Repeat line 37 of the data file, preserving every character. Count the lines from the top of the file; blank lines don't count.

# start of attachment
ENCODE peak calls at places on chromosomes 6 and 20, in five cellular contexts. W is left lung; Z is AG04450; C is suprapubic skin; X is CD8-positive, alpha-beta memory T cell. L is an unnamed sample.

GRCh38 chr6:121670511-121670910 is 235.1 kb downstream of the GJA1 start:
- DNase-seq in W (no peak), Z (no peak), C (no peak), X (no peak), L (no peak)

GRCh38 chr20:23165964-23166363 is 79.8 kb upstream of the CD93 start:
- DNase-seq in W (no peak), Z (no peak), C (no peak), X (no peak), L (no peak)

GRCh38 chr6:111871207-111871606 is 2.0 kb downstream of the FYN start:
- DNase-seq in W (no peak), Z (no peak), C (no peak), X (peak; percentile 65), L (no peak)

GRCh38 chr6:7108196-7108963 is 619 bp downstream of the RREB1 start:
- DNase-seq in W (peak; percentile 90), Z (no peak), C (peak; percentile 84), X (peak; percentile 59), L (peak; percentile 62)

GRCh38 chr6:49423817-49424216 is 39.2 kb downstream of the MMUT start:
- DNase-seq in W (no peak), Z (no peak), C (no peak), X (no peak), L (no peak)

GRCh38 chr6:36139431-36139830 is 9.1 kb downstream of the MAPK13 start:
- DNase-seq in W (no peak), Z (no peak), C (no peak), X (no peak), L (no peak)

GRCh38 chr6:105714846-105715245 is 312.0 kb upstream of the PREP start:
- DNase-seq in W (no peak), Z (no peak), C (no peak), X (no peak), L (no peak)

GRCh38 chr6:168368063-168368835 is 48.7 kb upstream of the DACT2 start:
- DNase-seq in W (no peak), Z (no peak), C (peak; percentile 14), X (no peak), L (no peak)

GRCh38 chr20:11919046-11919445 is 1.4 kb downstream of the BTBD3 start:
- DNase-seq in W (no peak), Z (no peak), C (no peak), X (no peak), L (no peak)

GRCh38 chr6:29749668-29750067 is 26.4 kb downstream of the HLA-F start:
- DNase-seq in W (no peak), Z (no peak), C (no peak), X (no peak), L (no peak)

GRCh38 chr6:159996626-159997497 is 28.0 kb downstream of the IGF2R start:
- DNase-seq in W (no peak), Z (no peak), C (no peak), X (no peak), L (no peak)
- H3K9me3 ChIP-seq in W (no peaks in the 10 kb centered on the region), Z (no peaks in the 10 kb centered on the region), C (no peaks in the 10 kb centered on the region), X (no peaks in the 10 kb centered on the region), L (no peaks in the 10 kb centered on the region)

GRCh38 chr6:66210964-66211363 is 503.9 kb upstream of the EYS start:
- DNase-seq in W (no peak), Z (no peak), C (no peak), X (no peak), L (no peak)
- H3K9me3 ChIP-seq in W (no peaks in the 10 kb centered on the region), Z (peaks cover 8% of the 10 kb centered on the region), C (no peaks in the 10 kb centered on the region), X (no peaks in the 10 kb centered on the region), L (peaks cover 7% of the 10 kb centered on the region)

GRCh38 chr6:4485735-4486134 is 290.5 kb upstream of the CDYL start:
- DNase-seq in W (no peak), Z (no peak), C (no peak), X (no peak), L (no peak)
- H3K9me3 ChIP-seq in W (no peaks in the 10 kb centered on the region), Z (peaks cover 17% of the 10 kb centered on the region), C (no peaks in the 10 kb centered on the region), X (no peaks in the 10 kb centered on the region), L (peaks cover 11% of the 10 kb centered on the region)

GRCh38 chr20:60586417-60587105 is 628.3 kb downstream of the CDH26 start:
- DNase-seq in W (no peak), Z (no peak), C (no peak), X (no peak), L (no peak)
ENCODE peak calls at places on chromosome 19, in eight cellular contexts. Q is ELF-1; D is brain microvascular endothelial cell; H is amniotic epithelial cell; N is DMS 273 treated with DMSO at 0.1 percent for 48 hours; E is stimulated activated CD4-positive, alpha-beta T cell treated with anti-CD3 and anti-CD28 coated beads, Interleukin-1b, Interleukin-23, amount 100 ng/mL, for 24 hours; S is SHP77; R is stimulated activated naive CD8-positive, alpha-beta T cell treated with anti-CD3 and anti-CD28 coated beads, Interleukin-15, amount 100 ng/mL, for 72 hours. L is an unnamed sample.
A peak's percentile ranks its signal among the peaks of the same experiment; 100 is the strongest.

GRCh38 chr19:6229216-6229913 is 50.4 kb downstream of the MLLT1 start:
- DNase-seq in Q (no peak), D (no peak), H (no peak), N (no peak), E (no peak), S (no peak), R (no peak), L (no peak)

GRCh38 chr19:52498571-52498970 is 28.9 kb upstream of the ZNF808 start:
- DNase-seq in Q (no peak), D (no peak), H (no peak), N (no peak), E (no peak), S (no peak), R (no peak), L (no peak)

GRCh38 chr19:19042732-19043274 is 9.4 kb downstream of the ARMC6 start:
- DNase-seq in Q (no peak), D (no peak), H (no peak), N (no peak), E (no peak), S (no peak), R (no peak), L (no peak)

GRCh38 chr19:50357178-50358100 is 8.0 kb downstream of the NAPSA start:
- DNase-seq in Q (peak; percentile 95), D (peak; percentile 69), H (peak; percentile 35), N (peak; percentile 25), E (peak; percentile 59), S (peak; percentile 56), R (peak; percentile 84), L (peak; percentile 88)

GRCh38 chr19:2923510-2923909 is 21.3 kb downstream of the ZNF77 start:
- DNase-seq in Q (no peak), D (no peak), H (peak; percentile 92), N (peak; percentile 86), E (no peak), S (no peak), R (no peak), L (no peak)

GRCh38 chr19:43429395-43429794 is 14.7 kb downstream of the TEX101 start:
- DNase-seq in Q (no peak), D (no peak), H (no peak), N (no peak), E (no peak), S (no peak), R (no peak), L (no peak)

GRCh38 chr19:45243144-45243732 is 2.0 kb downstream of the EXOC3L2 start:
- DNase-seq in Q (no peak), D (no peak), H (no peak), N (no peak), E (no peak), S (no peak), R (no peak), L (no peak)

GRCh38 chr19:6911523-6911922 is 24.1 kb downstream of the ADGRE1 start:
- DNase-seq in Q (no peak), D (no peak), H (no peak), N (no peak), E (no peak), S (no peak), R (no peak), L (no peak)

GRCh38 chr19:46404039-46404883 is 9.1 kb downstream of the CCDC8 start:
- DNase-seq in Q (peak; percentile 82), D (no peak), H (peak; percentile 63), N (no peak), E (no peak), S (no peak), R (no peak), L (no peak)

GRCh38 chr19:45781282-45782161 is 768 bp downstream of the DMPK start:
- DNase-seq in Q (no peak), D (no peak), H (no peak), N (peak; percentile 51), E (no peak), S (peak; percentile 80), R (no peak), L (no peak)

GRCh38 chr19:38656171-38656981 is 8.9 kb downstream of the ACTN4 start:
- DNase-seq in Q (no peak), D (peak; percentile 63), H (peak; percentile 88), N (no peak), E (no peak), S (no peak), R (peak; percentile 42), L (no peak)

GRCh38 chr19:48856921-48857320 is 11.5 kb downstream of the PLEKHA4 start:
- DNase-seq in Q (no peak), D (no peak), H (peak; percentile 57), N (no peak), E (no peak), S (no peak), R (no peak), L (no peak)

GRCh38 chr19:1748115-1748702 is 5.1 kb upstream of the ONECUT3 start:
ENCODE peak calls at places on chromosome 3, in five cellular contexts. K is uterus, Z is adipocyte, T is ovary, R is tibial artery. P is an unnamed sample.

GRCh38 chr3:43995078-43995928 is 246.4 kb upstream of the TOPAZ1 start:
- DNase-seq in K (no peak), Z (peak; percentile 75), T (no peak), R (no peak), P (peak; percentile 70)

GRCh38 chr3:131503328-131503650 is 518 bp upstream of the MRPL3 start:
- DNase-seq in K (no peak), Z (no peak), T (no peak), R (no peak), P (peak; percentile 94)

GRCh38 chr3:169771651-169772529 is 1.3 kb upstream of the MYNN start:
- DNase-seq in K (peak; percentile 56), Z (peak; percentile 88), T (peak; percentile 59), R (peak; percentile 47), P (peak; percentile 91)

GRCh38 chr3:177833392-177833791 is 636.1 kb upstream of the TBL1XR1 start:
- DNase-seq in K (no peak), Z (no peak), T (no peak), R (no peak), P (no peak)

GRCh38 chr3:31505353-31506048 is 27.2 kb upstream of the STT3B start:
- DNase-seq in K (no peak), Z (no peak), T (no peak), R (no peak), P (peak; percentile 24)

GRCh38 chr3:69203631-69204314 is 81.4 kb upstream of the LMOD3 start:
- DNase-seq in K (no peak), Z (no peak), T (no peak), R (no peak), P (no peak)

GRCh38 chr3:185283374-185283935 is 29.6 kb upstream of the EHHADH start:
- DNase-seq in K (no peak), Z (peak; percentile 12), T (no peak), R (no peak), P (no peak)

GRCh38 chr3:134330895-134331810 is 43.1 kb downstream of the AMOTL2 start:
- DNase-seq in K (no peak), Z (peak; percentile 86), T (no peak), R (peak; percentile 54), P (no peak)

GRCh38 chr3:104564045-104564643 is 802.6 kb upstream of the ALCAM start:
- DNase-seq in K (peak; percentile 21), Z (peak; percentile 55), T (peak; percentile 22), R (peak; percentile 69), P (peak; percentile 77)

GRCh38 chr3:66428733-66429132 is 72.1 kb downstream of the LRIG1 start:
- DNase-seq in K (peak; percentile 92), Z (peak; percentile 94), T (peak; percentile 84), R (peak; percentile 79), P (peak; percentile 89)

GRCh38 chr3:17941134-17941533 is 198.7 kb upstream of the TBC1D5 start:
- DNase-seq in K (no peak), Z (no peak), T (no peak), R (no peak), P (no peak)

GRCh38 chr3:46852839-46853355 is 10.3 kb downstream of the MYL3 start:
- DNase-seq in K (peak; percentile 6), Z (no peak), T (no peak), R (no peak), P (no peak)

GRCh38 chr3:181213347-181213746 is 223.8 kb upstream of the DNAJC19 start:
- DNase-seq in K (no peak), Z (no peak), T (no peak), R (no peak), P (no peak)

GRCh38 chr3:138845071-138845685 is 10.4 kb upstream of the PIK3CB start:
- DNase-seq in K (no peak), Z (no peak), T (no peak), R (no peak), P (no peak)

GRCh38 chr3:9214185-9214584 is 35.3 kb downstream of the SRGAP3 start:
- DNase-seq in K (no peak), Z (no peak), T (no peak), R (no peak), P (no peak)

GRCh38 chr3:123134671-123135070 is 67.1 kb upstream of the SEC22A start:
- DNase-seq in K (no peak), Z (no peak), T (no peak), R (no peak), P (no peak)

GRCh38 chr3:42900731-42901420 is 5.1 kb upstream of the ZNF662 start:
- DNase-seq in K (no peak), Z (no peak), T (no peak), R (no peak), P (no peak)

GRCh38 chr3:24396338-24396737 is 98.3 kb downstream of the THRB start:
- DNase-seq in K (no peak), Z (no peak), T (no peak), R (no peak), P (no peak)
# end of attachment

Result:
GRCh38 chr19:52498571-52498970 is 28.9 kb upstream of the ZNF808 start: